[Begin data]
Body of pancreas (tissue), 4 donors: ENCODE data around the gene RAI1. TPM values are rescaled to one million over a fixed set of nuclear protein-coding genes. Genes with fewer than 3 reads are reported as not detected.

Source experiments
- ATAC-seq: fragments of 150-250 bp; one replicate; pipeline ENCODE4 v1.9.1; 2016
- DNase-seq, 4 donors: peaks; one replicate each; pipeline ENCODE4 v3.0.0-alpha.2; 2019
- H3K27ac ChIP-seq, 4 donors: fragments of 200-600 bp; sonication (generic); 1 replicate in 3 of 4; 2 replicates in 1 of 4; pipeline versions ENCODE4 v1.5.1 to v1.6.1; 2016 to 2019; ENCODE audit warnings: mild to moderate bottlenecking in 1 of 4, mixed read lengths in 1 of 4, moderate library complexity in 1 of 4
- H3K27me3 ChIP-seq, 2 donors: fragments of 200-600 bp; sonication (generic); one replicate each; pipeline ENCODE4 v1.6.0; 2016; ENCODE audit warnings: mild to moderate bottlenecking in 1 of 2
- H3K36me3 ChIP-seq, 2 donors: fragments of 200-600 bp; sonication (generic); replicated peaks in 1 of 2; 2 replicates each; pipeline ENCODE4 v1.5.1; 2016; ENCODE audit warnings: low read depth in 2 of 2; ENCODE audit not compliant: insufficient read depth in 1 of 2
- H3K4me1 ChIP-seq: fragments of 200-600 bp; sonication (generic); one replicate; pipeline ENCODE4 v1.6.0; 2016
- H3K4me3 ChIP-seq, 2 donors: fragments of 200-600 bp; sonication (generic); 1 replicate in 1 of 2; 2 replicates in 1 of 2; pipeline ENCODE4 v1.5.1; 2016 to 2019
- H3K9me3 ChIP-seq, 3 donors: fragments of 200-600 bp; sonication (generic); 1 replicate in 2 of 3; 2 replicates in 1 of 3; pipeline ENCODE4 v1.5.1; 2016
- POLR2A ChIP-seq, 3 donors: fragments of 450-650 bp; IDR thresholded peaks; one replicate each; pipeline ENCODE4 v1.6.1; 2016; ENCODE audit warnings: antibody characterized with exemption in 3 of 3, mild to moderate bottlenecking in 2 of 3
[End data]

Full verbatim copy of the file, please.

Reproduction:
Body of pancreas (tissue), 4 donors: ENCODE data around the gene RAI1. TPM values are rescaled to one million over a fixed set of nuclear protein-coding genes. Genes with fewer than 3 reads are reported as not detected.

Source experiments
- ATAC-seq: fragments of 150-250 bp; one replicate; pipeline ENCODE4 v1.9.1; 2016
- DNase-seq, 4 donors: peaks; one replicate each; pipeline ENCODE4 v3.0.0-alpha.2; 2019
- H3K27ac ChIP-seq, 4 donors: fragments of 200-600 bp; sonication (generic); 1 replicate in 3 of 4; 2 replicates in 1 of 4; pipeline versions ENCODE4 v1.5.1 to v1.6.1; 2016 to 2019; ENCODE audit warnings: mild to moderate bottlenecking in 1 of 4, mixed read lengths in 1 of 4, moderate library complexity in 1 of 4
- H3K27me3 ChIP-seq, 2 donors: fragments of 200-600 bp; sonication (generic); one replicate each; pipeline ENCODE4 v1.6.0; 2016; ENCODE audit warnings: mild to moderate bottlenecking in 1 of 2
- H3K36me3 ChIP-seq, 2 donors: fragments of 200-600 bp; sonication (generic); replicated peaks in 1 of 2; 2 replicates each; pipeline ENCODE4 v1.5.1; 2016; ENCODE audit warnings: low read depth in 2 of 2; ENCODE audit not compliant: insufficient read depth in 1 of 2
- H3K4me1 ChIP-seq: fragments of 200-600 bp; sonication (generic); one replicate; pipeline ENCODE4 v1.6.0; 2016
- H3K4me3 ChIP-seq, 2 donors: fragments of 200-600 bp; sonication (generic); 1 replicate in 1 of 2; 2 replicates in 1 of 2; pipeline ENCODE4 v1.5.1; 2016 to 2019
- H3K9me3 ChIP-seq, 3 donors: fragments of 200-600 bp; sonication (generic); 1 replicate in 2 of 3; 2 replicates in 1 of 3; pipeline ENCODE4 v1.5.1; 2016
- POLR2A ChIP-seq, 3 donors: fragments of 450-650 bp; IDR thresholded peaks; one replicate each; pipeline ENCODE4 v1.6.1; 2016; ENCODE audit warnings: antibody characterized with exemption in 3 of 3, mild to moderate bottlenecking in 2 of 3